(This piece was originally published on October 13, 2017 in the Indy Star.)

City planners have released a draft of their land use plan that they envision will make Indianapolis healthier, more inclusive, more resilient and more competitive.

But already the proposed plan is drawing skepticism from some who believe it might not go far enough to protect certain communities — and whether the public will have enough time to study the plan and provide meaningful input.

The plan — which is a policy, but not law — was drafted by the city’s Department of Metropolitan Development. The plan provides guidance when making decisions about zoning around the city and helps designate certain areas as residential, green space or for industry. It also helps in considering where to put new roadways, business development or schools, among other things.

The community’s and residents’ opportunity to weigh in on that plan, however, is coming to a close. The public comment period closes on Tuesday, not even two weeks after it opened.

The public has been extensively involved in creating the draft of the Pattern Book — which is a part of the plan that outlines land use types — through listening sessions and the newly-created People’s Planning Academy, according to department administrator Brad Beaubien. The community also will have future opportunities to give input, he said, as the city begins implementing the plan during the mapping phase, set to start early next year.

“The mapping stage is really where the rubber hits the road,” Beaubien said. “We are trying to find ways to not only get at the people who have always been involved, but also trying to hear from people that we don’t always hear input from.”

However, some residents and advocates say the short comment period doesn’t give those neighborhoods and people the opportunity to do so.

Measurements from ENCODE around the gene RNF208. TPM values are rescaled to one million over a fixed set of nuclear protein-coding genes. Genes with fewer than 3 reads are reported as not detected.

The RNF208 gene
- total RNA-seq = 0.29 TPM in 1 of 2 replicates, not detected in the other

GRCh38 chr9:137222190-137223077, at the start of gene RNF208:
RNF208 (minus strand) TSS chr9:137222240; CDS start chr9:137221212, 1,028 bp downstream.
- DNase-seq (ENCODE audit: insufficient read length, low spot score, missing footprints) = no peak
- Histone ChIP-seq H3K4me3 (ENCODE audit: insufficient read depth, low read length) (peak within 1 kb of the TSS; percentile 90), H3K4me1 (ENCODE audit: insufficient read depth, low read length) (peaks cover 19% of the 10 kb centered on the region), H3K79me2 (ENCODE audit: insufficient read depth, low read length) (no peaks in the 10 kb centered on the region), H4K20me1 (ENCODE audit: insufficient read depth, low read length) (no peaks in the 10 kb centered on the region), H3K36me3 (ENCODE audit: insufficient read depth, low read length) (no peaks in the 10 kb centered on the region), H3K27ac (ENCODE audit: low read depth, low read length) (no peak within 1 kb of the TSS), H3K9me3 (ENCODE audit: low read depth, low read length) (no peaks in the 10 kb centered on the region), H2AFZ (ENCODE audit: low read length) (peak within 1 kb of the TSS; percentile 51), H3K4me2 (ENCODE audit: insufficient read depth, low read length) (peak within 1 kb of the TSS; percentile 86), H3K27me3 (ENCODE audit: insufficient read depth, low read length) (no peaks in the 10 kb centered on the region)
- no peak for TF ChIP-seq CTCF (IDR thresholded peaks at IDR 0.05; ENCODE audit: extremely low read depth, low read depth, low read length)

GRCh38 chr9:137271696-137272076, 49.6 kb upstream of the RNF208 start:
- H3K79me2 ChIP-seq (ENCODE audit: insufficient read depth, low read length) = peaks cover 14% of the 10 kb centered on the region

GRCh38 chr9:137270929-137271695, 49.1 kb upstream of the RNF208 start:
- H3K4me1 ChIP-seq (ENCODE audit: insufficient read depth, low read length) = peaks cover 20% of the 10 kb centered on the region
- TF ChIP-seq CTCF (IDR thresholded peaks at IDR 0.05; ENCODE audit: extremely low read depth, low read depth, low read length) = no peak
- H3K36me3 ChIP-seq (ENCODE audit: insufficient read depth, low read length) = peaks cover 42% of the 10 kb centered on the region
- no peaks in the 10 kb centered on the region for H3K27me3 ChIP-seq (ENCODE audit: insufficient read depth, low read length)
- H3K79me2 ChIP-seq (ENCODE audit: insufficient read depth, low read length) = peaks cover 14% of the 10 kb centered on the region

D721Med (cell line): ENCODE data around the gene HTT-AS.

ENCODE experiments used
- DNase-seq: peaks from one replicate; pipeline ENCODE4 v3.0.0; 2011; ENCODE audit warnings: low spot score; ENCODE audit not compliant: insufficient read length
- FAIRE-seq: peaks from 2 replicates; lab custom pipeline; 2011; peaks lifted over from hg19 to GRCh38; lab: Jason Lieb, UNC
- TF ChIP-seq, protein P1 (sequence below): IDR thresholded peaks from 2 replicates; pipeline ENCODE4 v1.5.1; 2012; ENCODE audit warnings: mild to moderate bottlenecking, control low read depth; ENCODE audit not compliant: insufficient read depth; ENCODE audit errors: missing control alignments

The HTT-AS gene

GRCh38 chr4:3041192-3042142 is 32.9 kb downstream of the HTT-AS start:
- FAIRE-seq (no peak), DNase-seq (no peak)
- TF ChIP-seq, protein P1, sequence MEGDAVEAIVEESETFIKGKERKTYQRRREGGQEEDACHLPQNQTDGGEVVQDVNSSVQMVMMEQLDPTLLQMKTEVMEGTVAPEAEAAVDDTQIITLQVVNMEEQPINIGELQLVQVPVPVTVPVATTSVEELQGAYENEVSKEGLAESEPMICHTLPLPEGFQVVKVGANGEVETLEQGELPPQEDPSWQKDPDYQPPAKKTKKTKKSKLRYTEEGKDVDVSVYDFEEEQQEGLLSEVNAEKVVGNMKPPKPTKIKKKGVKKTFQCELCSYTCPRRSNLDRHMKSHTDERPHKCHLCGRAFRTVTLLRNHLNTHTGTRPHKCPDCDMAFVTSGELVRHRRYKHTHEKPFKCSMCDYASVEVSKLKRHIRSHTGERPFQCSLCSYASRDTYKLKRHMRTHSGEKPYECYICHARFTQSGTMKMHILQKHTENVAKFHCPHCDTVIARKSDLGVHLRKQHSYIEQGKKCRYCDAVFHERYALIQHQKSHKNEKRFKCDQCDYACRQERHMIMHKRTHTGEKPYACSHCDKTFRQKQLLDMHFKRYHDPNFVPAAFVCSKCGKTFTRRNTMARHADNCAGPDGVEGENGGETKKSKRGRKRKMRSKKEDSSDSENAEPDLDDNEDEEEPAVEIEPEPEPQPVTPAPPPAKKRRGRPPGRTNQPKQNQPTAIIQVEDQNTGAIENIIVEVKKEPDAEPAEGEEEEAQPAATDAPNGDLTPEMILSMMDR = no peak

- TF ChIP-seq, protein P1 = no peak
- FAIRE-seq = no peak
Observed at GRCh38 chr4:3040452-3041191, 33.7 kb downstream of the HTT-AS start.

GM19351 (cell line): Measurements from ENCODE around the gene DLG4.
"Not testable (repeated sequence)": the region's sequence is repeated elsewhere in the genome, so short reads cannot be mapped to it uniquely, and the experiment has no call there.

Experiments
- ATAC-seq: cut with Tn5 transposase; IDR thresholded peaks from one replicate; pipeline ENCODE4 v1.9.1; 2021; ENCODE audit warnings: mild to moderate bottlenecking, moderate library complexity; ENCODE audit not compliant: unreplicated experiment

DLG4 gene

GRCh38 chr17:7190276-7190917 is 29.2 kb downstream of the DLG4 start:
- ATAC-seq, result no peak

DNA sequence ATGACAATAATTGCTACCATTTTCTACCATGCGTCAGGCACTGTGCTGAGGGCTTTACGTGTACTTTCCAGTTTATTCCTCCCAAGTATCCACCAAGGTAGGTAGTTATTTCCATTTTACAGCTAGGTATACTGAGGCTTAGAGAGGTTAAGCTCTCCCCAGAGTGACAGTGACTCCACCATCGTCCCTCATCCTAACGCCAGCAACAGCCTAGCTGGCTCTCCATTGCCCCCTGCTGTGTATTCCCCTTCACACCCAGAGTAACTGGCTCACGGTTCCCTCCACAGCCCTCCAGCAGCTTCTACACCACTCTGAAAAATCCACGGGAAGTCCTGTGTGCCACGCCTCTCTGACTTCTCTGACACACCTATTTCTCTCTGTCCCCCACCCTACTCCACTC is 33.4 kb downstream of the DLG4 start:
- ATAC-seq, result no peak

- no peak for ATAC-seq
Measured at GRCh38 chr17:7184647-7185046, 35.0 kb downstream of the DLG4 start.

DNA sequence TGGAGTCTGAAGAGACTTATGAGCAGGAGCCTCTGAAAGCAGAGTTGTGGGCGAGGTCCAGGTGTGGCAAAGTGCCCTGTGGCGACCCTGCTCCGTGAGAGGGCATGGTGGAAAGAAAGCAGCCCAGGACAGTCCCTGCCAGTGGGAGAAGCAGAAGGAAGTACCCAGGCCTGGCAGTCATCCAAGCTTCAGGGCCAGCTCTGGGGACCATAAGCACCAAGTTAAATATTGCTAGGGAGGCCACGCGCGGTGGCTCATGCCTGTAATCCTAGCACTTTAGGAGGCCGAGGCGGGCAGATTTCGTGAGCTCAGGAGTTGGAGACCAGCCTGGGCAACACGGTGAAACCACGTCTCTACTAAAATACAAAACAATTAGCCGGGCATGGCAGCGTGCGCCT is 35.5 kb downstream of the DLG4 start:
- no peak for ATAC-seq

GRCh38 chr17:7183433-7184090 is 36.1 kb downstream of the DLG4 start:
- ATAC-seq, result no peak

“We need more time because it affects so many people who don’t always get this information right away,” said Elizabeth Gore, a longtime resident of the Martindale-Brightwood community and a chairperson of the area’s environmental justice collaborative.

“We need to pay much more attention to the environment and what the community feels about it,” she told IndyStar, “because the changes and decisions made now will affect the county for years and years to come.”

Decisions about where to have major roadways through the city or where to allow for industrial and manufacturing development, especially in relation to residential areas or parks and schools.

While many community and environmental advocates applaud the initiatives laid out in the plan, they do question whether it goes far enough in its commitment to protect and help improve vulnerable or environmentally burdened communities such as Martindale-Brightwood.

Yi Wang said he was struck by the plan’s emphasis on wellbeing and inclusivity for Marion County residents but felt it was inconsistent without also including mentions of equity among the communities — such as how close they are to landfills, highways or public parks. The Indiana University-Purdue University Indianapolis assistant professor has worked to develop a mapping tool that measures the vulnerability of different areas and populations in the city to pollution.

“This is good timing for the city to really make this gesture,” said the environmental health expert. “I know it is hard to have this language in there, but to not even mention it is disappointing.”

There is precedent for including such language in city’s land use plans and documents, according to Indra Frank, the environmental health director with the Hoosier Environmental Council.

The advocacy group supports many of the steps in the pattern book, she said, including protections for wetlands, rivers and urban trees as well as efforts to promote public transportation and areas to walk and bike.

“Still, because it carries the city’s vision of our future,” Frank said, “what we are going to suggest is that the land use plan should include a statement to strive for environmental justice in the future.”

Environmental justice refers to the fair and equal distribution of both environmental benefits and risks throughout the county and different populations.

Beaubien said the city is open to those comments and wants to ensure this planning process is the city’s most inclusive to date.

“In the rationale section of the pattern book,” he said, “if we’re not strong enough in that language, that’s why we have the public comment to make sure we do reflect the values of Indianapolis.”

To see the land use plan and submit comment, you can find that information online.

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